Turner slashed a child’s neck, bit another person, kicked and punched several police officers—and yet he lives and breathes. It’s difficult to read Turner’s story and not come away thinking that everyone involved went to great pains, at great risk to themselves, to avoid killing him. That, according to the Black Lives Matter narrative, shouldn’t have happened and, indeed, never happens. But it’s actually much closer to the norm than the Floyd incident. “It isn’t average when a police officer casually kneels on someone’s neck for 8 minutes and 46 seconds,” as Harvard professor Roland G. Fryer Jr. put it.
“Our analysis tells us what happens on average,” he wrote in the Wall Street Journal. Analyzing data from across the United States, Fryer’s research team did not find racial differences in officer-involved shootings. “Our data come from localities in California, Colorado, Florida, Texas and Washington state and contain accounts of 1,399 police shootings at civilians between 2000 and 2015.” Also, he notes, “from Houston only in those same years, we had reports describing situations in which gunfire might have been justified by department guidelines but the cops didn’t shoot.”
Good Data vs. the BLM Narrative
According to Fryer, the Houston Police Department offers the most comprehensive set of officer-involved shooting data. “For this reason, we contacted HPD to help construct a data set of police-civilian interactions in which lethal force may have been justified,” he added. “If we had the data from other cities, we would definitely use it.” That key piece of data—when lethal force is justified yet withheld—is excluded from popular online databases, such as the Washington Post’s.
“No matter how we analyzed the data, we found no racial differences in shootings overall, in any city in particular, or in any subset of the data,” Fryer wrote. These findings contradicted his expectations—expectations laced with an emotional charge. “I have grappled with these results for years as I witnessed videos of unmistakable police brutality against black men. How can the data tell a story so different from what we see with our eyes?”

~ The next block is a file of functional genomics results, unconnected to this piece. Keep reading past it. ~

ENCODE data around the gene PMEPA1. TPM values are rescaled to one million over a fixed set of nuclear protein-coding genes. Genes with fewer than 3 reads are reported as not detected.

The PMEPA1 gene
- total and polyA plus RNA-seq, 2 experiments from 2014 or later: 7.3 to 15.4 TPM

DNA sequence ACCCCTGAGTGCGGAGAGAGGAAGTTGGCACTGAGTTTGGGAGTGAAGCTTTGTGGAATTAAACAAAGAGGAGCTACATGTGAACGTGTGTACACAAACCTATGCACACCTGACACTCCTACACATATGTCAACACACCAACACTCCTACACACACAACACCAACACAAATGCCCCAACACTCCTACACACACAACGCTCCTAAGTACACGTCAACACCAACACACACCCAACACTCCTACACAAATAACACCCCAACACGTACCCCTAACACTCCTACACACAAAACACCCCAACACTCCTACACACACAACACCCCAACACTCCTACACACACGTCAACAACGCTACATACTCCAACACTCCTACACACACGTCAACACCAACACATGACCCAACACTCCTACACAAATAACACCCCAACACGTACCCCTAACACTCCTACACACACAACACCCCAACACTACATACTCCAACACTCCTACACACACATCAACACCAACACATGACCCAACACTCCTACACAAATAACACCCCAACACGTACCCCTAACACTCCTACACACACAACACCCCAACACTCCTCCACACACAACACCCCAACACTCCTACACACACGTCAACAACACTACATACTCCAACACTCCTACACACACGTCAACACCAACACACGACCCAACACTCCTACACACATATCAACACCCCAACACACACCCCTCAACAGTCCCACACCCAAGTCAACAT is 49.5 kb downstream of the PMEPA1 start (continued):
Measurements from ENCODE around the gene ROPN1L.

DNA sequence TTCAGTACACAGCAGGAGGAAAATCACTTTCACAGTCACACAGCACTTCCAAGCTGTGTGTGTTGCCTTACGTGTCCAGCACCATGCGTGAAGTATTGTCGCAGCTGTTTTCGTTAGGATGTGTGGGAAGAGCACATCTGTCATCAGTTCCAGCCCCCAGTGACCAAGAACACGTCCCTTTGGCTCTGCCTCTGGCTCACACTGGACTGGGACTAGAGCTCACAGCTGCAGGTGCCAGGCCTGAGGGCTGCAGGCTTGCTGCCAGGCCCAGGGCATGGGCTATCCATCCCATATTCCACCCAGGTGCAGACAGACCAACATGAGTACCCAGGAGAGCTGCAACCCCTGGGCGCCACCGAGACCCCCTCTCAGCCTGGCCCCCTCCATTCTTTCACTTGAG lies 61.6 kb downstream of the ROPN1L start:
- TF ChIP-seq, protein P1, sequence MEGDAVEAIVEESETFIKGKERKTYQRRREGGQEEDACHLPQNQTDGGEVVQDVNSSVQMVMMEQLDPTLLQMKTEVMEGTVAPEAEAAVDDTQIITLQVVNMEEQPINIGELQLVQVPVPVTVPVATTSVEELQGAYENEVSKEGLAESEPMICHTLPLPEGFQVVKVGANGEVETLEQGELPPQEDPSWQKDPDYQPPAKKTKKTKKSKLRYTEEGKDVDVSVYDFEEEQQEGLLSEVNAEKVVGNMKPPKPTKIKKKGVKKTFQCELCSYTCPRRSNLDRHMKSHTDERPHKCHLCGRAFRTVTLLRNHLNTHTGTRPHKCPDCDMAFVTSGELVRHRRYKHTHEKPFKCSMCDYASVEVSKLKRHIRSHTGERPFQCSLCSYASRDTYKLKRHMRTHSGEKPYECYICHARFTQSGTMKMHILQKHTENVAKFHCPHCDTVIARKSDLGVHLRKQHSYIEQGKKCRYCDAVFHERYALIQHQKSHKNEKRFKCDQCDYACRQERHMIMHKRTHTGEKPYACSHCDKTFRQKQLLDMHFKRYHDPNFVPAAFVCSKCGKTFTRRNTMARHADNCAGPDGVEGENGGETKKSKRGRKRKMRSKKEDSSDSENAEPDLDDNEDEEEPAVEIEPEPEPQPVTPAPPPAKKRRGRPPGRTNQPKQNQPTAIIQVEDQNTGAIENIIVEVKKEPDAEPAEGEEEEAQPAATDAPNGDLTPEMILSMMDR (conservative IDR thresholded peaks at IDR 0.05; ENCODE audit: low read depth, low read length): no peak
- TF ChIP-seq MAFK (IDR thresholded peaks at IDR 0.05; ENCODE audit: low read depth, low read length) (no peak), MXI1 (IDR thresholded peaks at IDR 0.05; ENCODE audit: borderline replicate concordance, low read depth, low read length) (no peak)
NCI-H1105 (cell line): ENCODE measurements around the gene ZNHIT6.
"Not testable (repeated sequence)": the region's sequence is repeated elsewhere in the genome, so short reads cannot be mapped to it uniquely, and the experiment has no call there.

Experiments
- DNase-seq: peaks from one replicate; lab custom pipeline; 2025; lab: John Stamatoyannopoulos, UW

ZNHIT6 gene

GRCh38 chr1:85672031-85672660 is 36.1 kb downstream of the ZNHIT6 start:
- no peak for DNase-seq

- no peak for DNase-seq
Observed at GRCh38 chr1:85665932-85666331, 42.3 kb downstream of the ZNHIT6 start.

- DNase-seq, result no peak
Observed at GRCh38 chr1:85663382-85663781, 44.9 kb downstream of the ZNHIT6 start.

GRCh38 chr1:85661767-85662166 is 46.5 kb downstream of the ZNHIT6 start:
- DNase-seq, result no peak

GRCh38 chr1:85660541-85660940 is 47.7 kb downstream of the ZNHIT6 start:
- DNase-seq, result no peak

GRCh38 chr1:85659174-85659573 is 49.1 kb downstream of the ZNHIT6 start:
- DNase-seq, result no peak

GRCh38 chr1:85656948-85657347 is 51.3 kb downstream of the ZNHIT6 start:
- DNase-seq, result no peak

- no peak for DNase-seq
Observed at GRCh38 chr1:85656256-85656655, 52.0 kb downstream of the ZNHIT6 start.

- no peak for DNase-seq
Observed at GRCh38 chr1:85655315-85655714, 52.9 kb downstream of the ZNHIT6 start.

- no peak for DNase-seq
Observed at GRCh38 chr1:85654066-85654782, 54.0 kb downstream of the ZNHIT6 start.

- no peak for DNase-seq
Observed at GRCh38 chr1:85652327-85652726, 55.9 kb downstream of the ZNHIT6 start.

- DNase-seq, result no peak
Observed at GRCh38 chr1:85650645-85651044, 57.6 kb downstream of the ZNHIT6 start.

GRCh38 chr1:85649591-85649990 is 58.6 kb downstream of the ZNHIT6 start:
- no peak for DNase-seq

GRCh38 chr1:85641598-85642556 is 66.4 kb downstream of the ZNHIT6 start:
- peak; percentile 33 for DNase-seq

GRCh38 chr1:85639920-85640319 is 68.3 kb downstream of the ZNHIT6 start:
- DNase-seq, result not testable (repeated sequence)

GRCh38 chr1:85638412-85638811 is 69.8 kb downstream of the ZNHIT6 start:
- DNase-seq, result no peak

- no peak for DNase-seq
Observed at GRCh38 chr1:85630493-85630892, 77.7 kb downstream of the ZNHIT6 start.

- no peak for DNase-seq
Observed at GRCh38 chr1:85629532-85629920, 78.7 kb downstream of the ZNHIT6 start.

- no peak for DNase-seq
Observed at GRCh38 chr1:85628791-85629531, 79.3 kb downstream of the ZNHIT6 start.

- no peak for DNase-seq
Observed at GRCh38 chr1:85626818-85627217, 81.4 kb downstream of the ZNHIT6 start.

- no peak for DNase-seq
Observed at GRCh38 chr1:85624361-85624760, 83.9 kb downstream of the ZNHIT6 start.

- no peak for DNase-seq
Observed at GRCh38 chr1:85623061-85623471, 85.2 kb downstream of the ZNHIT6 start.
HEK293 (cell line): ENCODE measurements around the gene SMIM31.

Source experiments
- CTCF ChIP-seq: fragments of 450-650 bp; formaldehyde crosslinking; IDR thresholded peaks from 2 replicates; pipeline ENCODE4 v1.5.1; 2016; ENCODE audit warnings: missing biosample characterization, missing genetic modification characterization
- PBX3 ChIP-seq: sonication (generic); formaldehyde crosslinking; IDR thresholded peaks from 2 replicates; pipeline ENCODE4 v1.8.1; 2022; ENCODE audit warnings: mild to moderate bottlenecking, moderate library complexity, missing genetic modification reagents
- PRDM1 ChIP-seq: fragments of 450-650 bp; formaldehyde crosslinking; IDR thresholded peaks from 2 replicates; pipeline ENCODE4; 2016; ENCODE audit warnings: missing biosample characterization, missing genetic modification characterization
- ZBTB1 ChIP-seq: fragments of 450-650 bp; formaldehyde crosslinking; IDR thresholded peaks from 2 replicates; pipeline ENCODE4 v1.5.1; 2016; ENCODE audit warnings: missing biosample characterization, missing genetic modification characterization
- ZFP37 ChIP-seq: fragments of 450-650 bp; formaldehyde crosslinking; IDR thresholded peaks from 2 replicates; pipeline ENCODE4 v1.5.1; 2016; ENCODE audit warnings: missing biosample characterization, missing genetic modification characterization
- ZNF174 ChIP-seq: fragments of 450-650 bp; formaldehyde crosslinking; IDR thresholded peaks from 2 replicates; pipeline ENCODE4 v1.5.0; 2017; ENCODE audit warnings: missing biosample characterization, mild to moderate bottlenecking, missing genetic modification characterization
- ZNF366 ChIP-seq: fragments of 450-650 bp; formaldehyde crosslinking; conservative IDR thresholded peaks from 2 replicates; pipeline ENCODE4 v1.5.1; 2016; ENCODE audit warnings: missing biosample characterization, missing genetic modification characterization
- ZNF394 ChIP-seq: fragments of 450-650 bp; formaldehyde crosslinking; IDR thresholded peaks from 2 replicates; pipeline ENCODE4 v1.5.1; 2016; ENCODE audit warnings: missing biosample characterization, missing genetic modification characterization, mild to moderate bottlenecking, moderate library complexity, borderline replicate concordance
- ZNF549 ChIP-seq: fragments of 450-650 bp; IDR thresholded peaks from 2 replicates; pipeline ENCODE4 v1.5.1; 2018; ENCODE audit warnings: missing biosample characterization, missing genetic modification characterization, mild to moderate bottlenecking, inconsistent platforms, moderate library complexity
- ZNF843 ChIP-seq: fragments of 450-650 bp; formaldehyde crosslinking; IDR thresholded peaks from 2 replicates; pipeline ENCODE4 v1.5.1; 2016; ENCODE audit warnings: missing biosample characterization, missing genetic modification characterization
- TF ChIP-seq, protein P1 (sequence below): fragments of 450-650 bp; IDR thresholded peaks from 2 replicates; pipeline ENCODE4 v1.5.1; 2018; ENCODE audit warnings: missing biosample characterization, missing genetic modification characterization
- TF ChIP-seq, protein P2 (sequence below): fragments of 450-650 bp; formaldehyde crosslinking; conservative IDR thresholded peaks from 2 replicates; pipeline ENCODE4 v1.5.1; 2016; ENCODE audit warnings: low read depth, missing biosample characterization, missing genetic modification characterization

It can feel like a Chomskyan cliché to blame the media for weaving a blindfold of consensus over our eyes, and doing it so often seems to dull the sting of the accusation—but it’s true. In 2017, the Journal of Interpersonal Violence published a study that found that the “perpetuation of potentially inaccurate stereotypes not only misguides future research on [mass shootings], but also shapes the social construction of mass murder.” It’s not something as simple as a lie; these social constructs have far-reaching consequences that affect the lives of millions. “Although mass murders account for less than 0.2% of all U.S. homicides annually, their impact on government policies is disproportionately large due to public concern,” the authors noted.
The implications of that study extend beyond gun violence. Professional verbalists shape and drive racial grievance narratives, downplaying, justifying, and ignoring violence against white Americans. Had the boy Turner attacked died, there would be no vigils, no marches, no riots, no wall-to-wall media coverage. Politicians would not have kneeled in Kente cloth, as congressional Democrats did, nor would there be a “Platinum Plan” for needy whites.
The underlying argument of Black Lives Matter is that America is fundamentally evil. That’s half true: America’s ruling intellectual elites are evil.
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Pedro Gonzalez is a senior writer at American Greatness and a Mount Vernon Fellow of the Center for American Greatness. He publishes the weekly Contra newsletter. Follow him on Twitter @emeriticus.
Photo “Police Tape” by Tony Webster. CC BY-SA 4.0.